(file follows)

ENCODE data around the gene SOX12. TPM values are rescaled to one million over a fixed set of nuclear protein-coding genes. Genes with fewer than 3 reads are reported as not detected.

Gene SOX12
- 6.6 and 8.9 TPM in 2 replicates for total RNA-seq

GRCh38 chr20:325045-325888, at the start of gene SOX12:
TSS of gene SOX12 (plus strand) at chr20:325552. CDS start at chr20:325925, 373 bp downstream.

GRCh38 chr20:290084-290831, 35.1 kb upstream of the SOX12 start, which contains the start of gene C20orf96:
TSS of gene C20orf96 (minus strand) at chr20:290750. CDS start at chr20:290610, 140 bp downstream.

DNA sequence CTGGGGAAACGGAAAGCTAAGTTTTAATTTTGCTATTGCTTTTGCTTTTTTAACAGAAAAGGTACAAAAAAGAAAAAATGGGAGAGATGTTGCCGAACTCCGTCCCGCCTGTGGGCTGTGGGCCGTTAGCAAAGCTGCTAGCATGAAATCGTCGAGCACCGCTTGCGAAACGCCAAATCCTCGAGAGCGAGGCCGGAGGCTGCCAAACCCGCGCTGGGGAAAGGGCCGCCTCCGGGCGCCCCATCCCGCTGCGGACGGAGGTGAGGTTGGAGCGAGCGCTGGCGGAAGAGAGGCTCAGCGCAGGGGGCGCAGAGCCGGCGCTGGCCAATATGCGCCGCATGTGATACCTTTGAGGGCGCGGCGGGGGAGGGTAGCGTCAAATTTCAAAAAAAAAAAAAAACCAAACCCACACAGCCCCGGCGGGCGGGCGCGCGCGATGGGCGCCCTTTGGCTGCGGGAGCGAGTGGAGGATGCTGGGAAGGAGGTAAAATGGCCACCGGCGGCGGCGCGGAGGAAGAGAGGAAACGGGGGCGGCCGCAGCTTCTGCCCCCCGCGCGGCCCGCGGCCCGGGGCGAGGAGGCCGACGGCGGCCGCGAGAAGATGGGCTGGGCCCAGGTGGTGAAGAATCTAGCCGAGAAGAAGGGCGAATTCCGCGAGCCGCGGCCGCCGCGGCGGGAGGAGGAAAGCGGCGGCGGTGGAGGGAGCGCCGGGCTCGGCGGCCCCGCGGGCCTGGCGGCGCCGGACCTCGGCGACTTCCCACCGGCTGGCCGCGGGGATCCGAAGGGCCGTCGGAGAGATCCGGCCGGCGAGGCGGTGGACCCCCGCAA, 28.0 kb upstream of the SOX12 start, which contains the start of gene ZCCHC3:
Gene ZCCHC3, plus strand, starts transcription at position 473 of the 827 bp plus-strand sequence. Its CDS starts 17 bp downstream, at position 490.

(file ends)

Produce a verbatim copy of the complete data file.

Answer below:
ENCODE data around the gene SOX12. TPM values are rescaled to one million over a fixed set of nuclear protein-coding genes. Genes with fewer than 3 reads are reported as not detected.

Gene SOX12
- 6.6 and 8.9 TPM in 2 replicates for total RNA-seq

GRCh38 chr20:325045-325888, at the start of gene SOX12:
TSS of gene SOX12 (plus strand) at chr20:325552. CDS start at chr20:325925, 373 bp downstream.

GRCh38 chr20:290084-290831, 35.1 kb upstream of the SOX12 start, which contains the start of gene C20orf96:
TSS of gene C20orf96 (minus strand) at chr20:290750. CDS start at chr20:290610, 140 bp downstream.

DNA sequence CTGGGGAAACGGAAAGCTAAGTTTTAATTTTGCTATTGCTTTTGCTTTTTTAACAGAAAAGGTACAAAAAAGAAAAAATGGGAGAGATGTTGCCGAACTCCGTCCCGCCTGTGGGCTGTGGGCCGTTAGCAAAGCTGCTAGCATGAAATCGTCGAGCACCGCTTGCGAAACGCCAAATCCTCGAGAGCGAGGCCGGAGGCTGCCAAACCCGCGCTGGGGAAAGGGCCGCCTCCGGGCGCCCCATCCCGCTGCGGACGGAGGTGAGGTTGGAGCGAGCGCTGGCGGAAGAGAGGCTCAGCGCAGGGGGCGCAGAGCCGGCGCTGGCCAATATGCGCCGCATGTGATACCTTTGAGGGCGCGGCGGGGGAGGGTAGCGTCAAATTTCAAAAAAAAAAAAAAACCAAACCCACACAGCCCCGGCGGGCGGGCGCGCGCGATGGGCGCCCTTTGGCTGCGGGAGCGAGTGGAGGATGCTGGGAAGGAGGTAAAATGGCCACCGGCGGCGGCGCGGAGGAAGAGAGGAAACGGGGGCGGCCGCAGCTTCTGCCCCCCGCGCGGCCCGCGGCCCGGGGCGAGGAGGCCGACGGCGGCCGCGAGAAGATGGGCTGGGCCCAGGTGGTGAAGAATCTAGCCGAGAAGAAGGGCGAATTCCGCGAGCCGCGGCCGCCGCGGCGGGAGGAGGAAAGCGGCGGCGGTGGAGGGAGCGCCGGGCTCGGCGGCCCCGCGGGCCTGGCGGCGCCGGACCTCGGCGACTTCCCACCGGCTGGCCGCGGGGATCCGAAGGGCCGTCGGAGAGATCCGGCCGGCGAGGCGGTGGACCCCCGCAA, 28.0 kb upstream of the SOX12 start, which contains the start of gene ZCCHC3:
Gene ZCCHC3, plus strand, starts transcription at position 473 of the 827 bp plus-strand sequence. Its CDS starts 17 bp downstream, at position 490.